Alternatively, the color can be measured by the CIE Standard illuminant A at entrance angle β1=β2=0°, or if this produces colorless surface reflection, angle β1=0° and β2=+5°, and is measured at an observation angle of α=0.33°. For the color white, the chromaticity coordinates are coordinate 1, x=0.373, y=0.402; coordinate 2, x=0.417, y=0.359; coordinate 3, x=0.450, y=0.513; and coordinate 4, x=0.548, y=0.414. For the color yellow, the chromaticity coordinates are coordinate 1, x=0.585, y=0.385; coordinate 2, x=0.610, y=0.390; coordinate 3, x=0.520, y=0.480; and coordinate 4, x=0.505, y=0.465.
FIG. 10 shows a set of curves, which are the functions of SIA at 0 and SIA at 0.33 observation angles versus orientation angles from 0 to 180 degrees while the entrance angle is 5 degrees (β1=+5 and β2=0). The parameter of the curves is the corner cube pitch at 0.002, 0.0025, 0.003, 0.0035, 0.004, 0.0045, 0.005, 0.0055 and 0.006 inches (0.05, 0.063, 0.076, 0.089, 0.101, 0.114, 0.127, 0.14 and 0.152 millimeters). The theoretical calculation allows one to obtain the SIA at 0 degree, or the center value of the diffraction pattern of corner cubes. As can be seen, a small range from 0.0035 to 0.0045 inches (0.088 and 0.114 millimeters) produces much better performance (a flatter but higher profile over angles −30 to 180 degrees) at 0.33 degree observation angle.
The optimized design for a cube corner retroreflector specifically about the 0.33 degree observation angle appears to be approximately 0.0037 inches (0.094 millimeters) in length by 0.0035 inches (0.089 millimeters) in height pitch at a tilt of approximately −3 degrees. This is preferably designed for a metalized products. These dimensions characterize the specifics of the cube corner designs which show an improved photometric performance at the 0.33 degree observation angle along with increased performance at entrance angles.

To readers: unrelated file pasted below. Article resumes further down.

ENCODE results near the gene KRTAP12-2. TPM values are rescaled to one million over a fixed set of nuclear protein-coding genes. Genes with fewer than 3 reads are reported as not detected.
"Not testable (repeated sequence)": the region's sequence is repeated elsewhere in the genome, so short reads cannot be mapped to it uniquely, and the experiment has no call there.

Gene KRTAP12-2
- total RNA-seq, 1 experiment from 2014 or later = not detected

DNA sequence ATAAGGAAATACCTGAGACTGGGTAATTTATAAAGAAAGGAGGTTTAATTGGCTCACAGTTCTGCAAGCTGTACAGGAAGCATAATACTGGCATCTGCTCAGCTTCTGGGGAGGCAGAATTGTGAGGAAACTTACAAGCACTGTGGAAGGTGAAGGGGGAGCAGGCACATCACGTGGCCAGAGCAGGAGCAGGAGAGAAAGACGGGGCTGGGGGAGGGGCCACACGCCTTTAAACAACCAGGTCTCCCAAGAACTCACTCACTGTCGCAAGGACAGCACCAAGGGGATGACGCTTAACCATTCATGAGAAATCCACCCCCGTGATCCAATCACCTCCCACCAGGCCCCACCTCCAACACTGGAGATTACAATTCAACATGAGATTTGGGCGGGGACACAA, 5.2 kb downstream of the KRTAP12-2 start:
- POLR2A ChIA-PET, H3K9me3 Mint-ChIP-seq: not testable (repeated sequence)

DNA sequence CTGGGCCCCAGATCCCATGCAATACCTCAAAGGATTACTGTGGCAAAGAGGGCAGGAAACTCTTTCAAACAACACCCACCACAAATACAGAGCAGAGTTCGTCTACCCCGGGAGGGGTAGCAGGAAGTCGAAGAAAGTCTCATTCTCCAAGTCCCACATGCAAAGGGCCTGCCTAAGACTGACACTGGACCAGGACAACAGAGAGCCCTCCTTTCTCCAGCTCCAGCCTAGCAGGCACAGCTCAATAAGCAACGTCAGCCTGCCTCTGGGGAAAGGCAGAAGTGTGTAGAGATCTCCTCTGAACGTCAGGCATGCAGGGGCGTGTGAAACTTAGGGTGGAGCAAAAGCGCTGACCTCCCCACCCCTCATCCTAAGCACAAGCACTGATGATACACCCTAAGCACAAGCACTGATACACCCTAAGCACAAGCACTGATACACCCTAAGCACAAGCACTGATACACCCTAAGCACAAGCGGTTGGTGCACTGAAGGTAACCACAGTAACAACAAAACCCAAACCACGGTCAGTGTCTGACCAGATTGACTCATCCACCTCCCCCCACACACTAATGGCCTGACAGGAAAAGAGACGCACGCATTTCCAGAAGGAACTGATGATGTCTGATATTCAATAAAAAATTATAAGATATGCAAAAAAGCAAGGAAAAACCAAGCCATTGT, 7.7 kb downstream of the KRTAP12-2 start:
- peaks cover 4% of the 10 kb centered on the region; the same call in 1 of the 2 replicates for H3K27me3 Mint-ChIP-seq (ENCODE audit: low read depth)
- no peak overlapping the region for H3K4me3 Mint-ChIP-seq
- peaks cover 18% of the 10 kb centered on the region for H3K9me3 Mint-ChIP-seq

The performance is not uniform at the orientation angles. The typical application is at 0 degrees and 90 degrees respective to the run direction of the material. These geometries can also be extended to 180 and 270 degrees, respectively.
In order to provide a more uniform sheeting, retroreflective structure utilizes strips or arrays of prisms at these specific orientations. The arrays are oriented such that a smoothing action occurs yielding premium performance at each of these geometries. Although two orientations provide an improvement over one orientation, to eliminate or smooth any manufacturing errors, the four orientations provide the preferred effect.
The parquet of arrays can be formed by a number of methods with differing level of accuracies dependent upon method utilized. In one embodiment, an electroform or a casting mold can be machined into pieces, then reassembled to the desired arrangement of cubes. Other practices include mastering of individual pieces or arrays of individual pieces. In one embodiment, the arrays have a width of between about 0.25 and 0.5 inches (6.35 and 12.7 millimeters). Preferably, the width is about 0.33 inches (8.38 millimeters). The parqueting technique can run either perpendicular or parallel to the run direction of the sheeting. Any angle in between can be utilized to provide substantially the same effect.
The sheeting is preferably coated with a specular reflective coating on the prism facets to enhance retroreflective performance and to aid in manufacture of a thin product. The coatings can be aluminum, silver, gold or similar which aid in similar desired properties.